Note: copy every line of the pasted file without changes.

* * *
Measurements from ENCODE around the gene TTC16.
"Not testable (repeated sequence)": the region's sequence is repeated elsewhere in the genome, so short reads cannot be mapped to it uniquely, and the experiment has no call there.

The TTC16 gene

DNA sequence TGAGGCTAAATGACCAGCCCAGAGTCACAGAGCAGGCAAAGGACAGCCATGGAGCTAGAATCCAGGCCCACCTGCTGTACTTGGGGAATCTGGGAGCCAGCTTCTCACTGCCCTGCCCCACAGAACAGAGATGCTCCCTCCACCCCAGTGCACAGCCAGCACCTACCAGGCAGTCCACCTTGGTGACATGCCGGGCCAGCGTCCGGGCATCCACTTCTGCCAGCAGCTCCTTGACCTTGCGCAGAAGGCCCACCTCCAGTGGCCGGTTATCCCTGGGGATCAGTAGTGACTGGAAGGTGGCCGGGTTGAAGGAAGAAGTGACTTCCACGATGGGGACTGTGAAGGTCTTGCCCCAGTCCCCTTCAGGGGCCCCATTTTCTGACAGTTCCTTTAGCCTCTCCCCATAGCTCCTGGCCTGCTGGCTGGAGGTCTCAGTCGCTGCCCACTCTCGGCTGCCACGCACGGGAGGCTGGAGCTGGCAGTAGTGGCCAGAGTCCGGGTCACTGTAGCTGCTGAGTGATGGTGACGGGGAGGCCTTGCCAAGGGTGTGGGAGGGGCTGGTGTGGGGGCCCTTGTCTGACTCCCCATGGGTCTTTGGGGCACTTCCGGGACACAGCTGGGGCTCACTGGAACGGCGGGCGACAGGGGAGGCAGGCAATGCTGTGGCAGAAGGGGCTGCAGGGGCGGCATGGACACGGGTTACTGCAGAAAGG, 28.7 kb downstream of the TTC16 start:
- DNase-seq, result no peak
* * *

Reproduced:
Measurements from ENCODE around the gene TTC16.
"Not testable (repeated sequence)": the region's sequence is repeated elsewhere in the genome, so short reads cannot be mapped to it uniquely, and the experiment has no call there.

The TTC16 gene

DNA sequence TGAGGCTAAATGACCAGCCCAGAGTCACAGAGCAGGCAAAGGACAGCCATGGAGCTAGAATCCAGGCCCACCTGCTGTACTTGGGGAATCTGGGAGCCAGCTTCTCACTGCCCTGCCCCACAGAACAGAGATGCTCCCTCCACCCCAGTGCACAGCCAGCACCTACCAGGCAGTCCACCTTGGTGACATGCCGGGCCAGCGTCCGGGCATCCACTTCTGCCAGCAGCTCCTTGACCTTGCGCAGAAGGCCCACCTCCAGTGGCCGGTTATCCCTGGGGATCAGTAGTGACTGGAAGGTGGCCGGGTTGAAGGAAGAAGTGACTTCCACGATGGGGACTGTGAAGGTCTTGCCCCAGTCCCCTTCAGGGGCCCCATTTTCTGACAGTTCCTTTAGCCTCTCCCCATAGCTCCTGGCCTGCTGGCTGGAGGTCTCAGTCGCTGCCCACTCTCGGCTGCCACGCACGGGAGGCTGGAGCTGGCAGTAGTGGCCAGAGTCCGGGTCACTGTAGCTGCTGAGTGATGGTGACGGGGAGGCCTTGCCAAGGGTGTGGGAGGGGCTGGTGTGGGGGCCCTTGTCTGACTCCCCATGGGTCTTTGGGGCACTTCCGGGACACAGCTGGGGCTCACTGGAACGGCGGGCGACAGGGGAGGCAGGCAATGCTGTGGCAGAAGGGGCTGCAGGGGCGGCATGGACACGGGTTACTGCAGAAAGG, 28.7 kb downstream of the TTC16 start:
- DNase-seq, result no peak